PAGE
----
In Williams's third season at Southern—having earned his degree in four years, he was taking graduate courses in accounting—his 11 interceptions tied him with Maine's Claude Pettaway for the Division I-AA lead. A few days before the NFL draft Lawrence walked into the house, saw Aeneas on the couch and said disgustedly, "The grass needs cutting, my car needs to be washed, and you're sitting around like Prince Charming."
Little wonder that Aeneas remains humble despite having played in the last three Pro Bowls. But then, when you're a Cardinal, humility tends to be a permanent condition. Since Williams arrived, Arizona has gone 35-68 and never made the playoffs. This season it has been one of the unluckiest teams in the NFL, losing four of its six games by a total of eight points.
Win or lose, the Cardinals are always well represented at the postgame prayer circle. Some guys in Arizona's locker room and front office are uneasy over that. ("Whatever happened to separation of church and state?" asks one player, who suggests that some of his teammates "go overboard with the God stuff.") Coach Vince Tobin, himself a Catholic, isn't among the doubters. "I'm very comfortable with players expressing their faith," he says. "It's part of who they are. They draw strength from it. We get so many going the other way these days, you need some of your role models to stand up and profess their faith."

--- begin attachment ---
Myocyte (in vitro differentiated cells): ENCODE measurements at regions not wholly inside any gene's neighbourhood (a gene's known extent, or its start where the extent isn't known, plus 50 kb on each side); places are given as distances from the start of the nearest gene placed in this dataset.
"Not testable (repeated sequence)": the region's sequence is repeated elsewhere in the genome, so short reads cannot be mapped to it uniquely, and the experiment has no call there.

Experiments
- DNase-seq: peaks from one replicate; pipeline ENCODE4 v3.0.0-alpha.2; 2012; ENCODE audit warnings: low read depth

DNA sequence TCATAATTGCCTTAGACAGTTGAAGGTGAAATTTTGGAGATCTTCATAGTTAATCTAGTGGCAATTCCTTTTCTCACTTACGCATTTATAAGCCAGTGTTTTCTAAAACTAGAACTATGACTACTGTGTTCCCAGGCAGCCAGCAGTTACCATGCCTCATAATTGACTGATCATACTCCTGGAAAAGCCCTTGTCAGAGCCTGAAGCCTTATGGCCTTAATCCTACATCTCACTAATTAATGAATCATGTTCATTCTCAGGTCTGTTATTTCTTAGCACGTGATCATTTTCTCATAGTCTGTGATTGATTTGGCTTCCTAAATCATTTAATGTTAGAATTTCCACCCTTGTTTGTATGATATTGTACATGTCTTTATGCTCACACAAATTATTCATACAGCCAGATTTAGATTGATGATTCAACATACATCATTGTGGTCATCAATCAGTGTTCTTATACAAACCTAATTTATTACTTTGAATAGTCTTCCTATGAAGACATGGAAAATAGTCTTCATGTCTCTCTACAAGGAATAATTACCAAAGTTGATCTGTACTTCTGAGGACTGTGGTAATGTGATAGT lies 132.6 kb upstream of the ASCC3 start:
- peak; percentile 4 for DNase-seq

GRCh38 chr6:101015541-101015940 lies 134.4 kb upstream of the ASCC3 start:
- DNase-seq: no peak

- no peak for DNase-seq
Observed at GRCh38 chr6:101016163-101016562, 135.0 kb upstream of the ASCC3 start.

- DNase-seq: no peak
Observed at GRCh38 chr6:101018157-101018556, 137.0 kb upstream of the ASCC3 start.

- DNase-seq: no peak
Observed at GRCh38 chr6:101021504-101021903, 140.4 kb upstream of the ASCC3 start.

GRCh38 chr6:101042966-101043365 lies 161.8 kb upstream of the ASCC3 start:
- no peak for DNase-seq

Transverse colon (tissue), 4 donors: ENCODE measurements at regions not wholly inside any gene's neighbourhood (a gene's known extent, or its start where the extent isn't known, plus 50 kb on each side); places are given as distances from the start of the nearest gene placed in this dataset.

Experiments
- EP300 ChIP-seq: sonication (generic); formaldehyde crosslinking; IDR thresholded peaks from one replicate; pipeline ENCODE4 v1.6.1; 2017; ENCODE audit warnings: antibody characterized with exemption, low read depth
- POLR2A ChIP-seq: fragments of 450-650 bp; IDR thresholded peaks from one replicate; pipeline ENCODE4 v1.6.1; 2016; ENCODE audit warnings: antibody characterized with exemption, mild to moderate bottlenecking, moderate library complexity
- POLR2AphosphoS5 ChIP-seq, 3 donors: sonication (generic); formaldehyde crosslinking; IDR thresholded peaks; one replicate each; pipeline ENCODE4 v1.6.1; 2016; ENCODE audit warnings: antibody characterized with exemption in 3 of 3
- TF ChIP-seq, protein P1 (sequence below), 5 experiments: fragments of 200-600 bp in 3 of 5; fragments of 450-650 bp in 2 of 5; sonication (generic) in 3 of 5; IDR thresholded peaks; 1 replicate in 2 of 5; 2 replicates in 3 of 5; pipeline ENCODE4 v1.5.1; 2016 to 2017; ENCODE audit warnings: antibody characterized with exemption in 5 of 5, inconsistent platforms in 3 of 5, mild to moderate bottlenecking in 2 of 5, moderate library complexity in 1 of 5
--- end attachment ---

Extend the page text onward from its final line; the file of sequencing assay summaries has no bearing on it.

Tobin doesn't have to tell Williams twice. Despite having been wooed by several teams after the 1995 season, Williams, then a free agent, re-upped with the Red-birds. Why? Several teams would gladly have matched the five-year, $17 million contract he signed. But, says Aeneas, "once Tracy and I prayed, it became clear to us that I wasn't finished with the assignment the Lord had given me here in Arizona."
So he remains in the Valley of the Sun, picking off passes and saving souls. It's hard not to respect the discipline and conviction he brings to his assignments. So unquestioned is Williams as the Cardinals' spiritual leader that it is hard to imagine him as he once was: a follower of Achilles, the older brother out of whose shadow he has stepped, the older brother who leaned toward him at a family gathering five years ago and said, "I ate the eggs."